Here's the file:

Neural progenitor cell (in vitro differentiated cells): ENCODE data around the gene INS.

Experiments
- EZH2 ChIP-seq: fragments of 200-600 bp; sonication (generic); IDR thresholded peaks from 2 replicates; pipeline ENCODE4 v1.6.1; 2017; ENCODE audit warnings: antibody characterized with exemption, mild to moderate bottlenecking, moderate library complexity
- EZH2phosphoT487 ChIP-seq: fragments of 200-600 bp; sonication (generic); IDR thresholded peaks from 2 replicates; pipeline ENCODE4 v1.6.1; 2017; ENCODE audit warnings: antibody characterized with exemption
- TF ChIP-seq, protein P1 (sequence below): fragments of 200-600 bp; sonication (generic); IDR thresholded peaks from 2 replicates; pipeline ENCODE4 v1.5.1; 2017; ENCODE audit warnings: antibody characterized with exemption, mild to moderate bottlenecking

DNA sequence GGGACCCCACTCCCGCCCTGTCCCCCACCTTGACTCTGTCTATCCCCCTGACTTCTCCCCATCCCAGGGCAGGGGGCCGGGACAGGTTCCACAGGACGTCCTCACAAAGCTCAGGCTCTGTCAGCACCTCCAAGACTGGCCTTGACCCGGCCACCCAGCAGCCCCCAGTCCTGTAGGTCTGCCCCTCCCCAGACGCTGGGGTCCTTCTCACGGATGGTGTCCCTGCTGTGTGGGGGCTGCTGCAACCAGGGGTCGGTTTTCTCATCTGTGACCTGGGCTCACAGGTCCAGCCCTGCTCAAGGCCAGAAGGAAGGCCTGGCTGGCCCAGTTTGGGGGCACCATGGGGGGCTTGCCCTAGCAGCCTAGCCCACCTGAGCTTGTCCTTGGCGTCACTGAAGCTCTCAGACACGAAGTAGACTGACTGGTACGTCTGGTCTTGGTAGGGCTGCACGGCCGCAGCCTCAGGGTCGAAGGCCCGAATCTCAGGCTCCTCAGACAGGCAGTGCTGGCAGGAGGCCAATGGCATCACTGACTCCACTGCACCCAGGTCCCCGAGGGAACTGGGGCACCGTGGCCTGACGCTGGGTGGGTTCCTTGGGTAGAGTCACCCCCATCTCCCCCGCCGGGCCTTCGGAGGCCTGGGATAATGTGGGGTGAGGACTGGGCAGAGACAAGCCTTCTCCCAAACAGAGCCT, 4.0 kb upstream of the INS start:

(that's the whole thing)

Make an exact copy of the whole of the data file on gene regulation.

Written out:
Neural progenitor cell (in vitro differentiated cells): ENCODE data around the gene INS.

Experiments
- EZH2 ChIP-seq: fragments of 200-600 bp; sonication (generic); IDR thresholded peaks from 2 replicates; pipeline ENCODE4 v1.6.1; 2017; ENCODE audit warnings: antibody characterized with exemption, mild to moderate bottlenecking, moderate library complexity
- EZH2phosphoT487 ChIP-seq: fragments of 200-600 bp; sonication (generic); IDR thresholded peaks from 2 replicates; pipeline ENCODE4 v1.6.1; 2017; ENCODE audit warnings: antibody characterized with exemption
- TF ChIP-seq, protein P1 (sequence below): fragments of 200-600 bp; sonication (generic); IDR thresholded peaks from 2 replicates; pipeline ENCODE4 v1.5.1; 2017; ENCODE audit warnings: antibody characterized with exemption, mild to moderate bottlenecking

DNA sequence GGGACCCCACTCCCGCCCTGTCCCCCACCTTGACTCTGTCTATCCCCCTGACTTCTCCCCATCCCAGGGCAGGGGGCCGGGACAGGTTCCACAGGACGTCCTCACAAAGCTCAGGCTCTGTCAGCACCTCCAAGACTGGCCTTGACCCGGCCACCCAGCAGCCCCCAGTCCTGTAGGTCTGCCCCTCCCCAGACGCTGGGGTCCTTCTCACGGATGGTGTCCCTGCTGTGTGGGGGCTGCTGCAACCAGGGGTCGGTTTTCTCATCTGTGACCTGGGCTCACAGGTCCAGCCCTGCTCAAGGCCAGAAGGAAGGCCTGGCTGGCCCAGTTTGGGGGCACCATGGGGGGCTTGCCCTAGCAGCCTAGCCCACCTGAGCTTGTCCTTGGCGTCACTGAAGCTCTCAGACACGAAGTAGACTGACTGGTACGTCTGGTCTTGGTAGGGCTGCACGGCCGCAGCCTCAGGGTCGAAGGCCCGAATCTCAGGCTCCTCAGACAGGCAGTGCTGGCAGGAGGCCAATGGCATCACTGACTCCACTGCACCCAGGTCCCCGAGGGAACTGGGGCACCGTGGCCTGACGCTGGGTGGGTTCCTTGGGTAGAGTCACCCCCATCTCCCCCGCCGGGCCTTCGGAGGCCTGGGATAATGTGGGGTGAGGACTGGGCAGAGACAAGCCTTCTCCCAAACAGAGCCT, 4.0 kb upstream of the INS start: